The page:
The Texas House last week gave a unanimous green light to House Bill 1325, which would allow our farmers to legally grow industrial hemp — a move we share in applauding as a victory for our state economy. The bill passed with a 144-0 vote and now heads to the Texas Senate for deliberation.
A cousin of the marijuana plant, hemp is the less-fun relative: It might serve as the textile for the tablecloth at family gatherings, but it won’t be the one that has dabblers doubled-over giggling while raiding the fridge for leftovers in the middle of the night. That’s because hemp contains low levels of tetrahydrocannabinol, the psychoactive element in marijuana known as THC.
While hemp-based products that contain no THC — like clothing, topical products and twine — are legal in Texas, the plant cannot be legally grown here, leaving our businesses to source it from other states.
That’s all about to change, which is great news for Texas farmers.
“You just watch. There is going to be more hemp grown (in Texas) than we could ever process,” Texas Agriculture Commissioner Sid Miller told a Dallas TV station. And that’s already good news for East Texas, as a 40-acre hemp processing facility recently announced plans to break ground right in our own backyard.
Cherokee Hemp Company, which is positioning itself as “the first processing facility for Texas’ emerging hemp market,” is setting up shop in Cherokee County. Company officials plan to be able to process 10,000 acres of hemp by 2022, according to a press release.
The facility will be located on 40 acres in rural East Texas, bringing much-needed jobs into the area for processing Texas’ soon-to-be newest cash crop.
It’s not clear just how much money hemp will bring to Texas if farmers are allowed to grow it. But during a hearing on HB 1325 earlier this month, Jeff Lake, who works with a company that partakes in Kentucky’s industrial hemp research pilot program, told the panel of lawmakers that his company, Elemental Processing, pays from $3,000 to $5,000, plus a bonus, for an acre of hemp compared with $350 to $400 for an acre of corn in a good year, according to a recent Texas Tribune article.
The bill would remove hemp from Texas’ controlled substance list and establish a program outlining guidelines for cultivation. It also would legalize hemp-derived extracts like CBD oil as long as they contain no more than 0.3% THC.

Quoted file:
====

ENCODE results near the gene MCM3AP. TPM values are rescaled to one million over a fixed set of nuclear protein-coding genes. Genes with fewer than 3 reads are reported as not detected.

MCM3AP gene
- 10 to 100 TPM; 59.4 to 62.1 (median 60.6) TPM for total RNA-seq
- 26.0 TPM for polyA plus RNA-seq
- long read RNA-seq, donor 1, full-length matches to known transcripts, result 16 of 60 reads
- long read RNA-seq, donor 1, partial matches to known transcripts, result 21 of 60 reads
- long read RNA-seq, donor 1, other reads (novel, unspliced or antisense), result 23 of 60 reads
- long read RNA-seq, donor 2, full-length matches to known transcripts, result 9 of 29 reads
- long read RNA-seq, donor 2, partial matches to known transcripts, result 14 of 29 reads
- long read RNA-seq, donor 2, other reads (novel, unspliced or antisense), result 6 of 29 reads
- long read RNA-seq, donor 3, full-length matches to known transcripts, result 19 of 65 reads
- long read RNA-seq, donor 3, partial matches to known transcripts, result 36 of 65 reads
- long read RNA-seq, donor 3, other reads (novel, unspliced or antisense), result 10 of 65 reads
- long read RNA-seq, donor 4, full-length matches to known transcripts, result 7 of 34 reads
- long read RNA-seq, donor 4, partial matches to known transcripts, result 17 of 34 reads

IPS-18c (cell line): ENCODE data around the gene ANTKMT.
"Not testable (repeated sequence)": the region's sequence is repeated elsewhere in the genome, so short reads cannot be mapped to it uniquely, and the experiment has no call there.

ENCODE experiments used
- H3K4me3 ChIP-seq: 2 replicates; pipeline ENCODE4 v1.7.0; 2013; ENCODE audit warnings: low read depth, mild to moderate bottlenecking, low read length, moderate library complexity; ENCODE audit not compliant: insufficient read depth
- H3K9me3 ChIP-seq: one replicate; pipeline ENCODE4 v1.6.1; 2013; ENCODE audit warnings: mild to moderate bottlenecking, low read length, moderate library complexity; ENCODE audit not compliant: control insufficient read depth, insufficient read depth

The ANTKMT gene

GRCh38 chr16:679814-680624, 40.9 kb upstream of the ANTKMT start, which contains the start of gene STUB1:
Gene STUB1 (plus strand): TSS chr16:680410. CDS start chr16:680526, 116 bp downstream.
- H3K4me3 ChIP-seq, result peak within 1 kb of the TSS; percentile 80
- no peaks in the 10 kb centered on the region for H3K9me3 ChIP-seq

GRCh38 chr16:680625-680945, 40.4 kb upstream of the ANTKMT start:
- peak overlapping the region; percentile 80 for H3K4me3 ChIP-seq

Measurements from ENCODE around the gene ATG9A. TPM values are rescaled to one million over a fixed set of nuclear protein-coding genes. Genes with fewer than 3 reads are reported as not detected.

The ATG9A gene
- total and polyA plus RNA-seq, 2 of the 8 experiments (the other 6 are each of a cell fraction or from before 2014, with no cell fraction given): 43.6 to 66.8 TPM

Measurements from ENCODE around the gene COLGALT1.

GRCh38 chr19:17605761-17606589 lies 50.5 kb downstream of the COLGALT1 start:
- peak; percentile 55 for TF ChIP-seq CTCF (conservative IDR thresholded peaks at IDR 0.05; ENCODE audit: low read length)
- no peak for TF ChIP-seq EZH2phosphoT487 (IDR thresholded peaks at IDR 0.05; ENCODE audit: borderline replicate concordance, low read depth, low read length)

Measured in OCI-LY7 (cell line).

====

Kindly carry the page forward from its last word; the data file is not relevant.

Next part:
Currently, CBD oil is illegal in Texas, except for those suffering from intractable epilepsy who have a prescription to purchase it. If this leaves some readers scratching their heads as to how shops in the state — including some here in Lufkin — are allowed to sell it, “the legal status is at the very least muddy,” state Rep. Stephanie Klick (R-Fort Worth) said in a recent Fort Worth Star-Telegram article.
“Also, you don’t know what is really in that bottle. There’s no mechanism to certify it. There could be bad stuff in there,” she said. “The most important aspect of this is that the buyer needs to beware.”
So another plus to the bill’s passage would be the regulation of CBD oil so that more of those who need it can get it, while also ensuring it’s CBD oil they’re getting and not something else — not to mention lessening confusion for law enforcement officials.
There’s one thing no one should be confused about, however: Marijuana will remain illegal, regardless of the bill’s passage.
“No, no, no. Listen, if you are a pothead, this is not going to help you, OK?” Miller said in the interview, promising that Texas was not moving toward legalizing marijuana for recreational use. “No, no. Potheads, don’t get too excited.”
So while Texans won’t be getting high on legal marijuana any time soon, Texas farmers could be in high cotton before we know it. And that’s a hit our economy could use.